Sunday, November 30, 2008

Thoughts on the Gas Guzzler Bailout

Even though it seems like the GM bailout is pretty much a done deal, in this blog post, I would like to throw out an idea, that idea being that it is a terrible idea to bail out GM based on the experiences of other countries that have gone through economic crisis.

In 1997, the economies of several Asian nations shocked the world by crashing one by one in what is known as the *Asian Financial Crisis*. There are a multitude of reasons for why this happened on the local and international levels within each of the different countries that suffered economic failure. However, for countries hit especially hard, like Korea, the subsidizing (using government/public money to help pay for the costs of a company or organization) of large, uncompetitive and uncreative mega-companies (these mega-companies are called chaebol) played a large role in leading to serious economic crisis. Government protection of these companies from the forces of the international economy allowed for a lot of the unproductiveness and corruption that happened within the chaebol structure to occur in the first place, later leading to wide scale economic crisis.

It seems to me that the US's desire to bailout GM is akin to the subsidization of the chaebol in Korea. The connection I see is that the chaebol were huge, unwieldy, heavily indebted companies protected from external competition, which were subsidized by the government because of their huge role in the Korean economy.

Similarly, instead of letting a large, unproductive, unwieldy, uncompetitive and bankrupt company (GM) submit to the rigors of the market and therefore go bankrupt, the US wants to bail it out, i.e., subsidize it to continue to live on with public funds. It seems that the rationale behind the GM bailout is that it will prevent us from feeling the burn of this major company dying, and more jobs won't be lost.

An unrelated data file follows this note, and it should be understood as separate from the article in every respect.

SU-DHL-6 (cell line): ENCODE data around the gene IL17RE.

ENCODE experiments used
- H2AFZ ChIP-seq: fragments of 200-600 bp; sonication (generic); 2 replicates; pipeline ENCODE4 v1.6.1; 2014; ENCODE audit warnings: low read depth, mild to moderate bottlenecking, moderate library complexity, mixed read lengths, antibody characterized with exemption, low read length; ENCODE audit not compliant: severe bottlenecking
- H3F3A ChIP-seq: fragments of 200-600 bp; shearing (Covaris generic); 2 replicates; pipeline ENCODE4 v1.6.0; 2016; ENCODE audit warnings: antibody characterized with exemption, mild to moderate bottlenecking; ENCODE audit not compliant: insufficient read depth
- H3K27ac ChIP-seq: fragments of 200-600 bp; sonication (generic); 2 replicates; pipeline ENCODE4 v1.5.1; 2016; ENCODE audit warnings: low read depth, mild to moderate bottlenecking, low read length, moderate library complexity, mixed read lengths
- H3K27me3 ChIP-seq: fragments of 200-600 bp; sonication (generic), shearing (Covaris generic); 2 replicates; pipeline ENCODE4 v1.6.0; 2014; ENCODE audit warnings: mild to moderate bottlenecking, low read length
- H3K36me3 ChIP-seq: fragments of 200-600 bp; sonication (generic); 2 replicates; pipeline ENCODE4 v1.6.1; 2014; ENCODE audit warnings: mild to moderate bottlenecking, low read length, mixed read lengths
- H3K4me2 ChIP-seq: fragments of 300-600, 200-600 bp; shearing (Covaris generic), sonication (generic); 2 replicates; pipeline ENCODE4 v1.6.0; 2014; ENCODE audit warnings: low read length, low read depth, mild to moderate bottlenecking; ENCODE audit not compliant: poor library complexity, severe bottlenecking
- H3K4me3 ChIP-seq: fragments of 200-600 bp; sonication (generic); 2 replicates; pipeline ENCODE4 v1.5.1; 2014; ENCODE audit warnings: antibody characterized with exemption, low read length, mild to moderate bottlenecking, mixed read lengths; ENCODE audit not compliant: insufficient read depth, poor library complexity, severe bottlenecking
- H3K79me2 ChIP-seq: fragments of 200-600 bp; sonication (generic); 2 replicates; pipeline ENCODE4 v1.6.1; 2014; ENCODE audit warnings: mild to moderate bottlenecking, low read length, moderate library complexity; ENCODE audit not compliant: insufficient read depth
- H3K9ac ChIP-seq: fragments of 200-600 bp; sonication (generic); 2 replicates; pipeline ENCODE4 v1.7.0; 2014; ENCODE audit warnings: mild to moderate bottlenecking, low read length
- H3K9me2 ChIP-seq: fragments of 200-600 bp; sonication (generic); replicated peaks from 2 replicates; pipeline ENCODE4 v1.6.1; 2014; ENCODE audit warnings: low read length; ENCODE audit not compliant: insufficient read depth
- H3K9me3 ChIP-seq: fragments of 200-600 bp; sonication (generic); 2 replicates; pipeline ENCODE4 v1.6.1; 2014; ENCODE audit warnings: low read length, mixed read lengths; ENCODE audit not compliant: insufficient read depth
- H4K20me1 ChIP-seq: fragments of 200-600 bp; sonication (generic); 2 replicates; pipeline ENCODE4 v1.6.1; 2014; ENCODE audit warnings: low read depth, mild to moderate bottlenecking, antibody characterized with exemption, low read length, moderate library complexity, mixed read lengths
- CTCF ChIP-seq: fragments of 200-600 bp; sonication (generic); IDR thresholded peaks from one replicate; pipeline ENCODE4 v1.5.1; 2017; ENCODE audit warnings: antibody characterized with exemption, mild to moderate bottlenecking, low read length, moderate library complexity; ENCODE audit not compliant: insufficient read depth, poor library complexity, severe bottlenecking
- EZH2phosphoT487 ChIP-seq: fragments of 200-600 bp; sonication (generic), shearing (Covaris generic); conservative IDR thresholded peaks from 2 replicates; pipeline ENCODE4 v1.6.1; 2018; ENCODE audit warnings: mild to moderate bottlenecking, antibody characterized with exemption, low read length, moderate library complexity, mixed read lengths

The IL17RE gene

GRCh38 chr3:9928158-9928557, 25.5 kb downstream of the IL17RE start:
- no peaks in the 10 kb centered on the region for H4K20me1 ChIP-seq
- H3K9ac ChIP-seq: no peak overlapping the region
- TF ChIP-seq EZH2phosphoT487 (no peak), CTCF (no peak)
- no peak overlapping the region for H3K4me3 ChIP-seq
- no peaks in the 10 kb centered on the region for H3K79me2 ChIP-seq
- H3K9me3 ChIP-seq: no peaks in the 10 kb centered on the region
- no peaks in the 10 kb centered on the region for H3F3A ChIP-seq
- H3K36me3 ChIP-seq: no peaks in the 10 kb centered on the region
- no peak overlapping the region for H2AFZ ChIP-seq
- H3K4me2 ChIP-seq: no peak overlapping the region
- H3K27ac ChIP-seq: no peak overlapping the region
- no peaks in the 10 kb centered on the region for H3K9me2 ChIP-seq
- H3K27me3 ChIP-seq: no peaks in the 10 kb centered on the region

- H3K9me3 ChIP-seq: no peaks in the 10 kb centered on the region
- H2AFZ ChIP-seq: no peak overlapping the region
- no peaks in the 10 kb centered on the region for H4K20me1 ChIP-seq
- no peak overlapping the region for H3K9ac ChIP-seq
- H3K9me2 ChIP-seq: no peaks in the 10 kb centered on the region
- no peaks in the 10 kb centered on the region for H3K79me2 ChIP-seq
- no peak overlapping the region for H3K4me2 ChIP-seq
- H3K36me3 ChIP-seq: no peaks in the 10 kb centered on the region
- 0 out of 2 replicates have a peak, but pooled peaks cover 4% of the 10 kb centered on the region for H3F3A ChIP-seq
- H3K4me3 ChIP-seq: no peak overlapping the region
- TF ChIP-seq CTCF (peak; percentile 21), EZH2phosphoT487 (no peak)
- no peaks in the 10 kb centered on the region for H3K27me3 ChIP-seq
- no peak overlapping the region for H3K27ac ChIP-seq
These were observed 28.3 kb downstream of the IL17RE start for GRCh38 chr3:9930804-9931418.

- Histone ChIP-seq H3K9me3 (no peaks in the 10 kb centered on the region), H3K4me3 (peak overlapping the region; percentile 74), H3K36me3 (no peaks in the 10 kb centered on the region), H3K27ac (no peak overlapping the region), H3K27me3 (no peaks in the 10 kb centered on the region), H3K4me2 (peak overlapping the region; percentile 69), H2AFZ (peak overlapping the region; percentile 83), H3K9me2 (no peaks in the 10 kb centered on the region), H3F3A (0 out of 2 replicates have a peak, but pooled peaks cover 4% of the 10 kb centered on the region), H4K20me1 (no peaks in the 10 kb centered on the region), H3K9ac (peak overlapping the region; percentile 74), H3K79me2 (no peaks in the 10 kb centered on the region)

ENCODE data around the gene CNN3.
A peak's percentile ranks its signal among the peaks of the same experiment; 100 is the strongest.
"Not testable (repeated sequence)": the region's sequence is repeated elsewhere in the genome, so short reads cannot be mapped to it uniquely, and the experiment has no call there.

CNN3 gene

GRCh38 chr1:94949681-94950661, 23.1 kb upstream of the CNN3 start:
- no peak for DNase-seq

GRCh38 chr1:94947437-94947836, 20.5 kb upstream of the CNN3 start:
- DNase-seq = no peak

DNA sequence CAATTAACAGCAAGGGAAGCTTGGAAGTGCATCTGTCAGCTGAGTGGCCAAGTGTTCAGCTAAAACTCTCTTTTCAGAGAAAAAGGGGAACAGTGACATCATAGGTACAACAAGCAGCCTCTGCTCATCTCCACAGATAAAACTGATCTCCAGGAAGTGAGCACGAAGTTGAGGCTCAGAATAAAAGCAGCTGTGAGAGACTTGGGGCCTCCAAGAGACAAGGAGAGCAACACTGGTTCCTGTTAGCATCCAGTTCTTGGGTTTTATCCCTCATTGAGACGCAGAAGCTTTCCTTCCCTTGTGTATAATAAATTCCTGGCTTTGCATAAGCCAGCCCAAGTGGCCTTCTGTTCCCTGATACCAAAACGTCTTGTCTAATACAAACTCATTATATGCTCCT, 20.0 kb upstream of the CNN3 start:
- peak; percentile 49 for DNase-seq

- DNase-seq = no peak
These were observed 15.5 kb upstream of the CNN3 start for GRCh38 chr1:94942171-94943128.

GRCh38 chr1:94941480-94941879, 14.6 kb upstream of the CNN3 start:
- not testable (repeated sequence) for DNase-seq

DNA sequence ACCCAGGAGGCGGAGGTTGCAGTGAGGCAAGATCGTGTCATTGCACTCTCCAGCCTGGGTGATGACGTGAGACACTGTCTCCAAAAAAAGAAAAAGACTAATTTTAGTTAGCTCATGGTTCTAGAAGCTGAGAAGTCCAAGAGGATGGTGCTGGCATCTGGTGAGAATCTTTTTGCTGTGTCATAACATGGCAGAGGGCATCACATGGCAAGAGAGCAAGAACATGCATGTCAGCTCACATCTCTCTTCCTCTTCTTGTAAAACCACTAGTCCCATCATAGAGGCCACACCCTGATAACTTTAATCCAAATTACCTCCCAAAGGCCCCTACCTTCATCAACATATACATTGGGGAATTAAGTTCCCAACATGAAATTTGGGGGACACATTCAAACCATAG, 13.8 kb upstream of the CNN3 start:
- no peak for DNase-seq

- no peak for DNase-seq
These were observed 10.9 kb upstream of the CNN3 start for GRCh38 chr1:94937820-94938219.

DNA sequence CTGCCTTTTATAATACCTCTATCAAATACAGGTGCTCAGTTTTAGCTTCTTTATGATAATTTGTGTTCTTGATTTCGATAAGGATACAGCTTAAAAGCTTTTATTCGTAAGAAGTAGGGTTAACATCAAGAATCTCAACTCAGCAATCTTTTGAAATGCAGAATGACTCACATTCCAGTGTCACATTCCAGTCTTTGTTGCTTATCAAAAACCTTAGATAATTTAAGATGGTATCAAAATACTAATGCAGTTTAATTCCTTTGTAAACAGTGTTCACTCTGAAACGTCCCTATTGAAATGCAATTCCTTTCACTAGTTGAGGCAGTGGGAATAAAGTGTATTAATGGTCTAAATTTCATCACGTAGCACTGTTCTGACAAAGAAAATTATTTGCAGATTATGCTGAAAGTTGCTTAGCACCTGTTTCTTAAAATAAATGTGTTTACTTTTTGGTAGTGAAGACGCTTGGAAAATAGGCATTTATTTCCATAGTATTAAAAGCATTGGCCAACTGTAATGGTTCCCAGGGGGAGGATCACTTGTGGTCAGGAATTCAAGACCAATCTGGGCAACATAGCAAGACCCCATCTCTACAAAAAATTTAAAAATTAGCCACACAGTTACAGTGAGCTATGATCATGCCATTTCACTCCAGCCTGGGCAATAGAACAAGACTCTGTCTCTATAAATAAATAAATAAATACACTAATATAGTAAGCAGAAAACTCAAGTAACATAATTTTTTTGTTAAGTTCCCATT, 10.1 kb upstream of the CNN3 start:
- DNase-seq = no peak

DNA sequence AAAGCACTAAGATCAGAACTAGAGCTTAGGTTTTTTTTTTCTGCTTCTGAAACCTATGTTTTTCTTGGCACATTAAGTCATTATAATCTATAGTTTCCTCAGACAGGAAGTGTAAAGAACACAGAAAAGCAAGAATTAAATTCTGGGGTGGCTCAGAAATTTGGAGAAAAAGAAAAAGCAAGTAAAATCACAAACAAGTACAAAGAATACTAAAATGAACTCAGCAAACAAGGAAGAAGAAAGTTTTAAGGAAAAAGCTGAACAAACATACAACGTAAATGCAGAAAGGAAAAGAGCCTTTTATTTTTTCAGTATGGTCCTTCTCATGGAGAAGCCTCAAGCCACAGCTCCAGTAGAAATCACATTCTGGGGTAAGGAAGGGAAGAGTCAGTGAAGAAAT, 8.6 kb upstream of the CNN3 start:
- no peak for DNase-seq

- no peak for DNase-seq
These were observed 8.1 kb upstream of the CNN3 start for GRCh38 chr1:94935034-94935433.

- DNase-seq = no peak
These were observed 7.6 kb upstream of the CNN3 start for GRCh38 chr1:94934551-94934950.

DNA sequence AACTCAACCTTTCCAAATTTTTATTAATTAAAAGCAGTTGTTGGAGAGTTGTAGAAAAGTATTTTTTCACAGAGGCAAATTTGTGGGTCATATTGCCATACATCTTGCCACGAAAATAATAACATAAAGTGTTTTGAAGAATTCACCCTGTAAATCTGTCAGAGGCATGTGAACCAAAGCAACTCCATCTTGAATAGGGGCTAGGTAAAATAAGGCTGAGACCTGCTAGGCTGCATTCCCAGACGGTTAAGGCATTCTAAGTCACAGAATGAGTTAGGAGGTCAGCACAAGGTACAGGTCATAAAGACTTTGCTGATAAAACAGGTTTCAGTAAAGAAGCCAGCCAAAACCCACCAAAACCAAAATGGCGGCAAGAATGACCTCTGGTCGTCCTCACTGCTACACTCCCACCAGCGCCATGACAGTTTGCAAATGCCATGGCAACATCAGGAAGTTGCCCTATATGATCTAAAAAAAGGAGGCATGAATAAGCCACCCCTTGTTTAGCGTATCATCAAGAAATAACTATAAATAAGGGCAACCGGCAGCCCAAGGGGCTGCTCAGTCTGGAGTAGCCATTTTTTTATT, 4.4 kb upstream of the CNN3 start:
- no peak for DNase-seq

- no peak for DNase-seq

However, I see the bailout of GM as being nothing more than a short-term solution and generally a terrible investment by the US. I cannot foresee the bailout of GM having any major impact in the long run, especially considering that the conditions for the bailout do not seem to be nearly as rigorous as they should be. It seems to me that the way that the conditions for the bailout are being structured will likely rule out any sweeping company-wide structural reforms from occurring within GM as a company. If this is the case, then it seems that this giant, unwieldy conglomerate will mostly likely continue to be unwieldy and not as efficient, creative, and productive as it could/SHOULD be.